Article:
Author Topic: Max 401k in the final (partial) year of work?  (Read 856 times)

ZiziPB

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Max 401k in the final (partial) year of work?
« on: December 14, 2017, 09:56:30 AM »
I'm planning to FIRE at the end of March 2018 and need to make a decision whether I want to max my 401k contributions during the first 3 months of the year or am I better off contributing just enough to get the match (6%) and putting money into the taxable account instead.  I will be 50, so I can do the regular contribution and the catchup.  Expected income for the first 3 months will likely be in $150K+ range due to a bonus and RSU vesting that takes place in March.  Filing status is single.  I currently have about $600K in taxable and about $750K in tax deferred accounts which I am planning to convert Roth over time.  My expectation is that I will not be able to convert it all over 20 years and that I will be taking some RMDs.

ETA: RSUs don't count towards the 401k contributions so I expect an income of about $100K that would be the basis of the deferrals.  So we're talking about contributing 6% or 24% of that.

Thoughts?
« Last Edit: December 14, 2017, 10:02:58 AM by ZiziPB »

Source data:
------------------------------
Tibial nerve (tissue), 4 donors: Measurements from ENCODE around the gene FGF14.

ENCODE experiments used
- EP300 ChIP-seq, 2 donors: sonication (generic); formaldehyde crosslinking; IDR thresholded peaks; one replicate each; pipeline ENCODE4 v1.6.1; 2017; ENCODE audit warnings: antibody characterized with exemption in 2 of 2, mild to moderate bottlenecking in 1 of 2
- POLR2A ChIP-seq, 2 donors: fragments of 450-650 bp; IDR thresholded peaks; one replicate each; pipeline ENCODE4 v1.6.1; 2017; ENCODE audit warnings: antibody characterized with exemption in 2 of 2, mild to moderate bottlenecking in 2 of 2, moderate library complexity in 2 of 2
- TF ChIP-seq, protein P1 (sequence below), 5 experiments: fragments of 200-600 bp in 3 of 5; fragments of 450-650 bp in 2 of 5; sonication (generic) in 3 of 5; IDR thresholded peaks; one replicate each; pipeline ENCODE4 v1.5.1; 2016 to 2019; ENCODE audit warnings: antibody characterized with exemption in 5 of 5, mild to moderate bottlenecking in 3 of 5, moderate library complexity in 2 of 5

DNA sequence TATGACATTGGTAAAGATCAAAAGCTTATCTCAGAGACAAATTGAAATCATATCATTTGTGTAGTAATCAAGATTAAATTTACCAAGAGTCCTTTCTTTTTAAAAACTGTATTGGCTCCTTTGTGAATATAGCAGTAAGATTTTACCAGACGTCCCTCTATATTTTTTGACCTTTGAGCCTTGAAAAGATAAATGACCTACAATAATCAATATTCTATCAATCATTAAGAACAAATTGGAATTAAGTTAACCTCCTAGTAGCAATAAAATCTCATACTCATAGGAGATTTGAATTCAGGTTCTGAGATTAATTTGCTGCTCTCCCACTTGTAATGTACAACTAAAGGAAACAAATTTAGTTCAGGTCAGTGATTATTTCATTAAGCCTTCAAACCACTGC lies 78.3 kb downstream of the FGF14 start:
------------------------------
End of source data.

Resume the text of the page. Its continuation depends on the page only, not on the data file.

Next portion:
ZiziPB

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Re: Max 401k in the final (partial) year of work?
« Reply #1 on: December 14, 2017, 01:38:53 PM »
Here is my back of the napkin "analysis".

Normally, I'm in the 33% federal bracket plus 6.50% for the state.  So maxing out the 401k was a no brainer.  Assuming no new tax bill, I'd be in the 28% federal bracket plus 6% for the state in 2018.  I don't think I'll be able to stay in the 15% bracket in retirement.  I may end up in 25%.

Is that enough of a difference to max the 401k instead of investing in taxable? What say you?


dandarc

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Re: Max 401k in the final (partial) year of work?
« Reply #2 on: December 14, 2017, 01:49:18 PM »
I'd put it in the 401K.  Your spending could be lower than projected, you could move, tax rates can change (such as a lot of the 25% bracket becoming a 22.5% bracket in the near term).  All of these things can swing both ways of course, but 34% is a pretty big savings today. 

Luckily, we're only talking about a little under 2% of your total investments, so even if you pick wrong for these last $24K deferral dollars, you're gonna be just fine overall.